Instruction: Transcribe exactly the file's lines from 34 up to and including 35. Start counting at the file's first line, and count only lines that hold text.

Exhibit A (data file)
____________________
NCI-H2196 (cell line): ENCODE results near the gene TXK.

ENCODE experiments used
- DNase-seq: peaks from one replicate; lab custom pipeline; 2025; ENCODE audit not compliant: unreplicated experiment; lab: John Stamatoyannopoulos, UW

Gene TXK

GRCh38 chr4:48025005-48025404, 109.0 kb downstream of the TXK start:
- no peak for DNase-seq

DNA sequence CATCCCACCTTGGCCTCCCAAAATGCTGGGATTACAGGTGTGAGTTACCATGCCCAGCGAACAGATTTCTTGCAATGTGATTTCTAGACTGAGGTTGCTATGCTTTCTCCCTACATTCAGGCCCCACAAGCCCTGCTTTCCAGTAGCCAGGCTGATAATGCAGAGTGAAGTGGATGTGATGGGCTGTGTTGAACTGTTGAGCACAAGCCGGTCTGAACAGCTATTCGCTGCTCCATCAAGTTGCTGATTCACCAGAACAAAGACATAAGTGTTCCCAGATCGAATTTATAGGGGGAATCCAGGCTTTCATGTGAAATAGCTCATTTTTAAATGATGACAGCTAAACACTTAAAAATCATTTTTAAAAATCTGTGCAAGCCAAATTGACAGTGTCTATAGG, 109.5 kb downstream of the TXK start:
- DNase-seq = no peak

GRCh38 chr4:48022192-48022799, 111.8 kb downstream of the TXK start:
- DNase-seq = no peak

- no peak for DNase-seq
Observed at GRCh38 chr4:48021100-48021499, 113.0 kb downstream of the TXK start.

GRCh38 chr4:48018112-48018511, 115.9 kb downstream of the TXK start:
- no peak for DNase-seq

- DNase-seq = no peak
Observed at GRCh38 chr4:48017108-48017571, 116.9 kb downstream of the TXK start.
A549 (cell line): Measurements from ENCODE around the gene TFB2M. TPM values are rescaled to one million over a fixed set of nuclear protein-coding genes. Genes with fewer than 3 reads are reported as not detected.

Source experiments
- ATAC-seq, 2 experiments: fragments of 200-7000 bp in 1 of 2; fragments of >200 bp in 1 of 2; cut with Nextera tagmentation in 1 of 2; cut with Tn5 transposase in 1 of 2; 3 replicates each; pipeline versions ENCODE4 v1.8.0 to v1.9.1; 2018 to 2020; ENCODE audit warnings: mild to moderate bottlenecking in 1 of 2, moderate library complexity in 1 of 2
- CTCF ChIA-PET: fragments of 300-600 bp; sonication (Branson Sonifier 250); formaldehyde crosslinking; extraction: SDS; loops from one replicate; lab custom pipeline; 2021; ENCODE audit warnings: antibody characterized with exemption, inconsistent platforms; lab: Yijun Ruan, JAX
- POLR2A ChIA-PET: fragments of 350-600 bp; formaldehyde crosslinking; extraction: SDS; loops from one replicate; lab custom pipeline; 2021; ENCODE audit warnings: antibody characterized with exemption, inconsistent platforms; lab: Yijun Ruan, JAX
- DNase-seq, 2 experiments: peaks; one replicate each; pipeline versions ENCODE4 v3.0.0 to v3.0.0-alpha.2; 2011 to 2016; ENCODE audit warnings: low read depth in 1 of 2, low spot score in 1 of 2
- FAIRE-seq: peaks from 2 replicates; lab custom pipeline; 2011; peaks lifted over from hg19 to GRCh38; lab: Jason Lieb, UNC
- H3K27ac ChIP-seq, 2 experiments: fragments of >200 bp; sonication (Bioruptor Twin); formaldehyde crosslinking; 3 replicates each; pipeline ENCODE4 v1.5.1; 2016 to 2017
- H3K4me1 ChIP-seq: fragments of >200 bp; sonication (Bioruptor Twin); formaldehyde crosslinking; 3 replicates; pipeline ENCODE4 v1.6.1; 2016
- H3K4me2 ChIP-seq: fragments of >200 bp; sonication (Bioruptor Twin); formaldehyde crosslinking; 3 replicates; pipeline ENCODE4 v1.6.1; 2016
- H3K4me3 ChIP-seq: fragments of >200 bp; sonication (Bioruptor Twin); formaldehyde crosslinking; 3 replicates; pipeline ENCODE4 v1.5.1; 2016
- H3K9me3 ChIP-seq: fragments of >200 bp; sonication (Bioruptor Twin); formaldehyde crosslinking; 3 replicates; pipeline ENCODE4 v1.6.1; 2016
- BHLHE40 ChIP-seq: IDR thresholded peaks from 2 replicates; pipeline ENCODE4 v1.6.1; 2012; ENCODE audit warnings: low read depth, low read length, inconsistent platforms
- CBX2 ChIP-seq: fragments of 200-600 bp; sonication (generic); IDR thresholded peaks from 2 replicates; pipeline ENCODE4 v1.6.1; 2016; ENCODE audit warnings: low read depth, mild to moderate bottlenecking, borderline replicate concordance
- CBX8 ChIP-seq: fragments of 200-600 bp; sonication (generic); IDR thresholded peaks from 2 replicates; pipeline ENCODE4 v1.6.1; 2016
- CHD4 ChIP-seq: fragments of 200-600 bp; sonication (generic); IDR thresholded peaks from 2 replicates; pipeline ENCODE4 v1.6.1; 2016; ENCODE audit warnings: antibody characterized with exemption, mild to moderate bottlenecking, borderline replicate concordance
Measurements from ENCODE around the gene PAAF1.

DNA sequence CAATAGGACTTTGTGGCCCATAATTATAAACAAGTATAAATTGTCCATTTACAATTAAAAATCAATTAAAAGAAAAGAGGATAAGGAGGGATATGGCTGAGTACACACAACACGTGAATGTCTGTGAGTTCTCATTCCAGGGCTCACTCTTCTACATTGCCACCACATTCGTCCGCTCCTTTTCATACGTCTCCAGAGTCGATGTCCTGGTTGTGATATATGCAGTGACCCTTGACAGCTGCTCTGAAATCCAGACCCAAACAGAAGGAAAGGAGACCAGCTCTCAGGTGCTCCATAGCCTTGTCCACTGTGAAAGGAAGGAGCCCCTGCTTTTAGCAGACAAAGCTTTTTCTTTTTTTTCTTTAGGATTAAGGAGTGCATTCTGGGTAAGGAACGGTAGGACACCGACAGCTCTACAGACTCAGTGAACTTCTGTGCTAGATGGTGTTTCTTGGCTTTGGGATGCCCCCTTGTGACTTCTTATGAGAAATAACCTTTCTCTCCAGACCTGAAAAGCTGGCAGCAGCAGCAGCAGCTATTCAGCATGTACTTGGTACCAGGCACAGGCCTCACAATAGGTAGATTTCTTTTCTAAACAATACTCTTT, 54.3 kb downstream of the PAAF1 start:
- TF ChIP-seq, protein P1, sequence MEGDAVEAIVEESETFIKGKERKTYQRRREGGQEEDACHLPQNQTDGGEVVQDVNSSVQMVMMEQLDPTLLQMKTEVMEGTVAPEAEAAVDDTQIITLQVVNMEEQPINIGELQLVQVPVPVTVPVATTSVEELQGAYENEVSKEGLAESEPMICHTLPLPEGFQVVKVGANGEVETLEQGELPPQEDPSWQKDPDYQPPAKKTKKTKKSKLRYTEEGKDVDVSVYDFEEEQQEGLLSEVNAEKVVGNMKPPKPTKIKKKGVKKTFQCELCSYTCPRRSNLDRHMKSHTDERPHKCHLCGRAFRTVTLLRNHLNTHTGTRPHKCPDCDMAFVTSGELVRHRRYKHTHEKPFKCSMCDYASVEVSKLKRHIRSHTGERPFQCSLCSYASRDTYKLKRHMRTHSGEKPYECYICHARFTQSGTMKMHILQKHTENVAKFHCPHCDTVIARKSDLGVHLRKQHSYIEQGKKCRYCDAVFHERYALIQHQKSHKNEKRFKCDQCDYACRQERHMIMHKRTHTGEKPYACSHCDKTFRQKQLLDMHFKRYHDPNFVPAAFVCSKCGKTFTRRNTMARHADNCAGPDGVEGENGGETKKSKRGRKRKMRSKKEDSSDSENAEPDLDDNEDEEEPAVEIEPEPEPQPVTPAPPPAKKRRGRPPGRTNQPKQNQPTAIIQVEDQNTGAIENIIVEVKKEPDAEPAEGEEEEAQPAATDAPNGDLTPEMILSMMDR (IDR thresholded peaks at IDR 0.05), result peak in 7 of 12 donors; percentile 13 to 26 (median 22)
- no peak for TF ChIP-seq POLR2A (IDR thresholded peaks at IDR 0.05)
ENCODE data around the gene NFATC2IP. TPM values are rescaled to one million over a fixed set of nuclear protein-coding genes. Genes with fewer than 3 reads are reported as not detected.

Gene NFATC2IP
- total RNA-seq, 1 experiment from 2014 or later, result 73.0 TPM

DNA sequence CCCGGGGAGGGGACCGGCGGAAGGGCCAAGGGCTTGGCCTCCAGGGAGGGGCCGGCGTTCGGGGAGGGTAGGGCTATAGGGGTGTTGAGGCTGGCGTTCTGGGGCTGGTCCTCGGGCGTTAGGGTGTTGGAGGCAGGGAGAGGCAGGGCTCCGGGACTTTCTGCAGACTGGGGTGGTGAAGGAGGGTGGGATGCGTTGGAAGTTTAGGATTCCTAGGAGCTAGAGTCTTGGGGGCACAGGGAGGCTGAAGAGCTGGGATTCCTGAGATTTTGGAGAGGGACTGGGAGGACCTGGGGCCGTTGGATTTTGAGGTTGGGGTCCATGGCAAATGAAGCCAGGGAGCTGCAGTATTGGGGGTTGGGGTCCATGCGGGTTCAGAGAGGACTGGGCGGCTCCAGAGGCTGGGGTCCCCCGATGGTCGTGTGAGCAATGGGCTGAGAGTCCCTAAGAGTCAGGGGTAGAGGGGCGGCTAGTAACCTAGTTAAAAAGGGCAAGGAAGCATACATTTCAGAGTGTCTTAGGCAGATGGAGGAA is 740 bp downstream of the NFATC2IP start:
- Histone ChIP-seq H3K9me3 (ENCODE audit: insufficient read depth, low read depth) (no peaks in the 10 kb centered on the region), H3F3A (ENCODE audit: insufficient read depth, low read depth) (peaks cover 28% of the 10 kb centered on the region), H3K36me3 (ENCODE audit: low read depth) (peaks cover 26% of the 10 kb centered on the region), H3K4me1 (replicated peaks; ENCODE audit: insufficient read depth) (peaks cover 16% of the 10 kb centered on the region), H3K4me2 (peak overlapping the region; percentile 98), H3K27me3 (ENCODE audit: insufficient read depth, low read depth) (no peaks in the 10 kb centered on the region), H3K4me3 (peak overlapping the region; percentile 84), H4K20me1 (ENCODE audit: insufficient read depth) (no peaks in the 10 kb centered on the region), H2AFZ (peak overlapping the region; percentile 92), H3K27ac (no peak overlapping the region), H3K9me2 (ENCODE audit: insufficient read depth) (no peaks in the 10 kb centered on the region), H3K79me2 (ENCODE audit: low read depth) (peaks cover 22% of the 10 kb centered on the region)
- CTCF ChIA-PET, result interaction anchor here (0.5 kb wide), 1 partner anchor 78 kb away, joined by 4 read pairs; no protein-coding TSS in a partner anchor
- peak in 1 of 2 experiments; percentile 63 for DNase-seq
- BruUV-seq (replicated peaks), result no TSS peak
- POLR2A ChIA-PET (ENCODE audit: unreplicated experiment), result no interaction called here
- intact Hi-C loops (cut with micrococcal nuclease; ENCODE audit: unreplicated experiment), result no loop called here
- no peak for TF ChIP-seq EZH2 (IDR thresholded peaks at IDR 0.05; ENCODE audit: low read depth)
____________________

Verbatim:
DNA sequence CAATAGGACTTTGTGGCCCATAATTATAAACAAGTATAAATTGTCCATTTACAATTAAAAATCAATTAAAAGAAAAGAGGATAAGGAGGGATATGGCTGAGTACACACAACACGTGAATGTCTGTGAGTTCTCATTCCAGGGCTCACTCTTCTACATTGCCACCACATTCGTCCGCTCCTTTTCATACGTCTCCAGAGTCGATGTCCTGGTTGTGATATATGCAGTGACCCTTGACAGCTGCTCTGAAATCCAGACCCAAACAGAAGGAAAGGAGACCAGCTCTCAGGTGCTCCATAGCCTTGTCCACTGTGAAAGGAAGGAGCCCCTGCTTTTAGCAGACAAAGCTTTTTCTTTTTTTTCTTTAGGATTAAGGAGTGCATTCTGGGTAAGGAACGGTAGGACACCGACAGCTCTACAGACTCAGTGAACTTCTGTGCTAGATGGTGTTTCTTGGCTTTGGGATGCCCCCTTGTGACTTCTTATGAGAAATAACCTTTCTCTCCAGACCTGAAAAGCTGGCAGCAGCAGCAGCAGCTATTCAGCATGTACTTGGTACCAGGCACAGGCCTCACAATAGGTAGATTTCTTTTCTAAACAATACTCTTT, 54.3 kb downstream of the PAAF1 start:
- TF ChIP-seq, protein P1, sequence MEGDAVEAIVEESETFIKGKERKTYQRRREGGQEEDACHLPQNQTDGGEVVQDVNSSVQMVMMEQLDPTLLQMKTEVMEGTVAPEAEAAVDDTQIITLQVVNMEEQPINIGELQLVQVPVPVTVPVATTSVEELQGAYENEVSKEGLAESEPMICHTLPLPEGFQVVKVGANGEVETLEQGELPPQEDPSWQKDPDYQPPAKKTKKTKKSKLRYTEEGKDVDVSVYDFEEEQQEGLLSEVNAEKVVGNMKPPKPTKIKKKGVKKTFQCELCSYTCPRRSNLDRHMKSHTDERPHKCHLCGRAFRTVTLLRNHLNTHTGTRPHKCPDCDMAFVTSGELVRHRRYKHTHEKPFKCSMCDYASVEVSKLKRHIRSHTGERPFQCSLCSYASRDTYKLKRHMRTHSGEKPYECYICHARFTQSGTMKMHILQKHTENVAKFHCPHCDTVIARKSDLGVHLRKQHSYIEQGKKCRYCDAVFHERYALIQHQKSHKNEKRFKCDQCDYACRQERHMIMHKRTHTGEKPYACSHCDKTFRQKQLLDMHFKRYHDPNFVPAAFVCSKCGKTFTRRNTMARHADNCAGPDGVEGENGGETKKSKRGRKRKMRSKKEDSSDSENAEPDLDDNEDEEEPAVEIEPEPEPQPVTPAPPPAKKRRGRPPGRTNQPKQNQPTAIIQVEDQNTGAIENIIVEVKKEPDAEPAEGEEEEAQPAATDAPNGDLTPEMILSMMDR (IDR thresholded peaks at IDR 0.05), result peak in 7 of 12 donors; percentile 13 to 26 (median 22)